Analysis of geofence intersection alert delay
To test the null hypothesis that neither forest stand characteristics, topography, nor physical obstructions affected the time-to-signal accuracy of geofence crossings, a linear mixed-effects model was used to quantify relationships between the magnitude of geofence intersection alert delay as a function of forest stand characteristics, topographic structure, and vegetative LOS obstructions. The model was fitted using the lmer function in the R lme4 package  using the day on which sampling occurred as a random effect to account for variation between days, as might occur due to changing satellite availability and geometry. Variables included as fixed effects were total vegetation (TVmean), TBA, TPH, Ht, QMD, slope, aspect, and the presence or absence of forest roads, streams, convex slopes, and concave slopes (Table 2). TVmean for each stand was calculated by averaging the total distance of vegetation (TVi) from the three LOS paths within each stand. Also, because variables recorded as either present or absent (forest roads, streams, convex slopes, and concave slopes) were quantified along each LOS path, these variables were also considered to be present in this stand-level analysis if they were present along any of the LOS paths. The response variable was the overall intersection alert delay in each stand (Di) calculated using Eq (5).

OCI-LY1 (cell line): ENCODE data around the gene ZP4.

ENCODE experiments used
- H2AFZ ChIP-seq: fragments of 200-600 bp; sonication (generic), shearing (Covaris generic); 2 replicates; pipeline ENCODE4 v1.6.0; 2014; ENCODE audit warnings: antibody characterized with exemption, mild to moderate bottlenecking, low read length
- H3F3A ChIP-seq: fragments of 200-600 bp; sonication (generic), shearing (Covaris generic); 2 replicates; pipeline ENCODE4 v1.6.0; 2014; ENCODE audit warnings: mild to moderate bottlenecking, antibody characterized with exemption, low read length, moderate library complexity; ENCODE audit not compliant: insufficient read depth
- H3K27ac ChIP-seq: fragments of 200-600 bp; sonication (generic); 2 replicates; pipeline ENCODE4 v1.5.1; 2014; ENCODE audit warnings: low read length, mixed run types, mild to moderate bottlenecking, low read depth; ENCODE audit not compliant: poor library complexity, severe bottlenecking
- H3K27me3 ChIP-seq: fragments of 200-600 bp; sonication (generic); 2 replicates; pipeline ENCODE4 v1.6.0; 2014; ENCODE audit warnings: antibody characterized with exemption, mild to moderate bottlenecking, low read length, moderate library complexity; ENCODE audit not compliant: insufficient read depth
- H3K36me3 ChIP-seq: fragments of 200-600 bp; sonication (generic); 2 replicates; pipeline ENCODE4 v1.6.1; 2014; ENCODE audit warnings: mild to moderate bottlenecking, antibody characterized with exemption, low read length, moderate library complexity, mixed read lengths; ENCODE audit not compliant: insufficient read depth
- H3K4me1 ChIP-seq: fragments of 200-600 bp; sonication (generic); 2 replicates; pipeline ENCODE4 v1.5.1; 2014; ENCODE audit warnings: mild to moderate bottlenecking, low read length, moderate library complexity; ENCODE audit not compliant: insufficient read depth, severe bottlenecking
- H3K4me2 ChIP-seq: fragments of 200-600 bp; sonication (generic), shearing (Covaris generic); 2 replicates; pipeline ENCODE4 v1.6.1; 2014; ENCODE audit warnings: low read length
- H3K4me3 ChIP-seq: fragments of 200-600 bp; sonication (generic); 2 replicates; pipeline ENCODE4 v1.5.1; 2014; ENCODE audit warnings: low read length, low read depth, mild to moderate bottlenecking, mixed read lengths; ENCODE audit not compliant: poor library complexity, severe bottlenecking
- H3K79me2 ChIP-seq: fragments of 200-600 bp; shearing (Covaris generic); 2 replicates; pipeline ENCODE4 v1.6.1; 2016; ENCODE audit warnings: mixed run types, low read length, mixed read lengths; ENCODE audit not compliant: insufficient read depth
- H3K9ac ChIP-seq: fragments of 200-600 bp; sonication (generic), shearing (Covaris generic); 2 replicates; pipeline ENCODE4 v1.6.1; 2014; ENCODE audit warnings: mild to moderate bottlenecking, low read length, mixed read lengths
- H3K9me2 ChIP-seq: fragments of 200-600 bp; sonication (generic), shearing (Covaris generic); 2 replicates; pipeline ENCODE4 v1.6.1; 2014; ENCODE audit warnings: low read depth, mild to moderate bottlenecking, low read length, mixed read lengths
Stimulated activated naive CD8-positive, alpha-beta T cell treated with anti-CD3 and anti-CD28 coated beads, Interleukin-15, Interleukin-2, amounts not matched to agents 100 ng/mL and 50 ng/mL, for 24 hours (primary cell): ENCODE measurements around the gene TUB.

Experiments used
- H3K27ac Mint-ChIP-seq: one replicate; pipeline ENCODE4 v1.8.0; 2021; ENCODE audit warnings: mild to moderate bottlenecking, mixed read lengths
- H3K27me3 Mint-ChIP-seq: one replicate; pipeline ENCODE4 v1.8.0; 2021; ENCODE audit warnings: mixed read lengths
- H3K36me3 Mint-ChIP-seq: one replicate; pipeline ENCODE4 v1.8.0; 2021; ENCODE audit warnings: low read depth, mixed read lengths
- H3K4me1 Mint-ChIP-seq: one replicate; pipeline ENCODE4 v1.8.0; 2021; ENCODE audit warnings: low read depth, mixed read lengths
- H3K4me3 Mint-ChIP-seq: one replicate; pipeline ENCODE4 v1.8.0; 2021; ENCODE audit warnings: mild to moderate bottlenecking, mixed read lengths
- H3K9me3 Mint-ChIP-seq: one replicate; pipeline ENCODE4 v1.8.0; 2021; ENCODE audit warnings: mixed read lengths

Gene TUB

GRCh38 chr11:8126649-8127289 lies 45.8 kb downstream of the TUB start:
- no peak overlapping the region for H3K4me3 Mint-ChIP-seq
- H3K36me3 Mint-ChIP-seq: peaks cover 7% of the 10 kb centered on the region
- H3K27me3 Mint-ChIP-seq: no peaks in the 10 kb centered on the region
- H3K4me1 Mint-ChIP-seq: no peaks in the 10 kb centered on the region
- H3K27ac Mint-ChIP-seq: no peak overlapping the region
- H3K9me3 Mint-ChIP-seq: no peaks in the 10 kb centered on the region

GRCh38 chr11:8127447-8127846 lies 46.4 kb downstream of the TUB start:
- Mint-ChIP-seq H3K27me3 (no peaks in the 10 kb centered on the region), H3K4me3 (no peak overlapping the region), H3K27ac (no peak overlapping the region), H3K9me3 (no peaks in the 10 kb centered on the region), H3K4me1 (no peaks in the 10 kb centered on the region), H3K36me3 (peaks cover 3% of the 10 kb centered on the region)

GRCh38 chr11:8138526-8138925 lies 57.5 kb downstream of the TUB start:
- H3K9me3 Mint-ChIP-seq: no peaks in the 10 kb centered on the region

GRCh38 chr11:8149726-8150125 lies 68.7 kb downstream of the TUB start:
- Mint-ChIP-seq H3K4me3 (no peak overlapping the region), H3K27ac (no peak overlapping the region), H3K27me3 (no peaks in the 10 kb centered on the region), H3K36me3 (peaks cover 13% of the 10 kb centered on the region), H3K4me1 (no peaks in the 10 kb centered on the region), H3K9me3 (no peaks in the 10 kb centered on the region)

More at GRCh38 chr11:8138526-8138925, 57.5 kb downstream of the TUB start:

For each of the three analyses, a full model was first fitted to the data using all fixed effect terms. These fixed effects were removed one at a time in order of highest p-values. The aictab function in the R AICcmodavg package  was used to compare all resulting models and the model with the lowest corrected Akaike Information Criterion (AICc) was selected. In terms of the geofence alert delay model, the first two models with the lowest AICc had fixed effect terms that were not significant (p-values > 0.05), in which case the model with the third lowest AICc was selected as the final model because all fixed effects had p-values ≤ 0.05. Inferences about all three final models were made using the lincon function in the R trtools package , which provides point estimates, standard errors, 95% confidence intervals, and p-values for each model term. In the case of the logistic regression model, the point estimates, standard errors, and confidence intervals were exponentiated to represent the effect of each variable on the odds of getting a missed signal.
Analysis of missed radio signals
The proportion of missed radio signals ranged from 0/90 to 20/90, with a mean of 3.30/90. The mixed-effects logistic regression model with the lowest AICc had total distance of vegetation along the LOS path (TVi), TPH*0.01, convex, stream, road, and aspect as fixed effects (Table 3). All fixed effects affected the odds of missed signals (p ≤ 0.05). The odds of a missed signal decreased by a factor of 0.93 per unit increase in TVi (p = 5.65 × 10−7), while the odds of a missed signal increased by a factor of 1.10 per unit increase in TPH*0.01 (p = 1.45 × 10−3). The odds of a missed signal were 1.61 times higher when a slope was convex vs. not convex (p = 3.58 × 10−2) and 2.00 times higher in the presence of roads (p = 2.34 × 10−5). In the presence of streams, the odds of a missed signal decreased by a factor of 0.66 (p = 3.16 × 10−2). The odds of a missed signal were 1.05 times higher on east, 2.17 times higher on north, and 2.92 times higher on west aspects (as compared to south aspects), although this effect was only significant on north (p = 9.99 × 10−3) and west (p = 1.65 × 10−4) aspects.